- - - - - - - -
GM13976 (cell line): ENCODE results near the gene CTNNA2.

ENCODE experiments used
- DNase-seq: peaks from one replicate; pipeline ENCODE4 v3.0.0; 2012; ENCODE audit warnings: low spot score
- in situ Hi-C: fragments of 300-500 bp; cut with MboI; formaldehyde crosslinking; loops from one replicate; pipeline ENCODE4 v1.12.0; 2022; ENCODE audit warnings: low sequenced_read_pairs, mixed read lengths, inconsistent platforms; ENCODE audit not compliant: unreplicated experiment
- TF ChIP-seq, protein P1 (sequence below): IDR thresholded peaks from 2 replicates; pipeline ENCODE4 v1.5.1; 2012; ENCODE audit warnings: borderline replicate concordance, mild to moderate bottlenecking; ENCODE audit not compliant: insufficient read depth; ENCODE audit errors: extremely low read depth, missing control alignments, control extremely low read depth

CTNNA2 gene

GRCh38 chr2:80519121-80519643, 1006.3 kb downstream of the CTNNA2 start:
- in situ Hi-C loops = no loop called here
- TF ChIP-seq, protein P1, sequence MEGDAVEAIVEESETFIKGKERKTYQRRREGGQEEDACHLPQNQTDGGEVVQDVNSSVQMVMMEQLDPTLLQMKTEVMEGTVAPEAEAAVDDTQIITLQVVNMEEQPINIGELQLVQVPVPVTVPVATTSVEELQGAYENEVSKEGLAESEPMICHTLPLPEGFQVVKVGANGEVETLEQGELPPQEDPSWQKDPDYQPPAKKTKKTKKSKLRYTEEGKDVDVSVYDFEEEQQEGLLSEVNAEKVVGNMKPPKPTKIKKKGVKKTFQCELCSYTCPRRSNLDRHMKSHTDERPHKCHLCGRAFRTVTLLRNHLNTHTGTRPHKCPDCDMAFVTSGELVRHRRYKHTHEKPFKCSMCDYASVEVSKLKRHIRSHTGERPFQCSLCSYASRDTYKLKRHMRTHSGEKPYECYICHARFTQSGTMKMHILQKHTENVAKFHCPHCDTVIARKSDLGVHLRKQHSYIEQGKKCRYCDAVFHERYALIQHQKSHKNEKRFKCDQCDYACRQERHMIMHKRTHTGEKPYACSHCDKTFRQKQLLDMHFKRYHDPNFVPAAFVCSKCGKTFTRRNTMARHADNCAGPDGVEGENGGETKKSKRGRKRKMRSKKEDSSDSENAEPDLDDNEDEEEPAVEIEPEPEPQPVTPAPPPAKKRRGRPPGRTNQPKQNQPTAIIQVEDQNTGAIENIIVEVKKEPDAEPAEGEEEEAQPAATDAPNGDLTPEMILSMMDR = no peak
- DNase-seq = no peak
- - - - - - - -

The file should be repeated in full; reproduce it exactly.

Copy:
GM13976 (cell line): ENCODE results near the gene CTNNA2.

ENCODE experiments used
- DNase-seq: peaks from one replicate; pipeline ENCODE4 v3.0.0; 2012; ENCODE audit warnings: low spot score
- in situ Hi-C: fragments of 300-500 bp; cut with MboI; formaldehyde crosslinking; loops from one replicate; pipeline ENCODE4 v1.12.0; 2022; ENCODE audit warnings: low sequenced_read_pairs, mixed read lengths, inconsistent platforms; ENCODE audit not compliant: unreplicated experiment
- TF ChIP-seq, protein P1 (sequence below): IDR thresholded peaks from 2 replicates; pipeline ENCODE4 v1.5.1; 2012; ENCODE audit warnings: borderline replicate concordance, mild to moderate bottlenecking; ENCODE audit not compliant: insufficient read depth; ENCODE audit errors: extremely low read depth, missing control alignments, control extremely low read depth

CTNNA2 gene

GRCh38 chr2:80519121-80519643, 1006.3 kb downstream of the CTNNA2 start:
- in situ Hi-C loops = no loop called here
- TF ChIP-seq, protein P1, sequence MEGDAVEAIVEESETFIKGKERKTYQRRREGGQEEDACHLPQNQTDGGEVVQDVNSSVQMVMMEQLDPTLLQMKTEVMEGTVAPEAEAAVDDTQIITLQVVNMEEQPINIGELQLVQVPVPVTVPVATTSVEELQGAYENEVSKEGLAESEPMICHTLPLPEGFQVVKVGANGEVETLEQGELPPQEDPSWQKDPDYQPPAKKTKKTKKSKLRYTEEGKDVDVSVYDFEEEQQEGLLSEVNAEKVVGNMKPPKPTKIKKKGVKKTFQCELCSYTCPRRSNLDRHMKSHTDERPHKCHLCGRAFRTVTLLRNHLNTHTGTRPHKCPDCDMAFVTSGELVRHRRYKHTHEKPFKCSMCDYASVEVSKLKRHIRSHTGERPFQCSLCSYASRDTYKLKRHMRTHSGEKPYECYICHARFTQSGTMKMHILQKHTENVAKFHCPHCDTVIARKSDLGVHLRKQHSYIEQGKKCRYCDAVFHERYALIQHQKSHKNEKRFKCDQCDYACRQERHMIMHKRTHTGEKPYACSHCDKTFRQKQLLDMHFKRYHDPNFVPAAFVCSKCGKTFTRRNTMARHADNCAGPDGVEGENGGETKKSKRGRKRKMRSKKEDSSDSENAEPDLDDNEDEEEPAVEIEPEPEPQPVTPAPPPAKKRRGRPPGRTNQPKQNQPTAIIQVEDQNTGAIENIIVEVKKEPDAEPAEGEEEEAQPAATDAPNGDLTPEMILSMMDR = no peak
- DNase-seq = no peak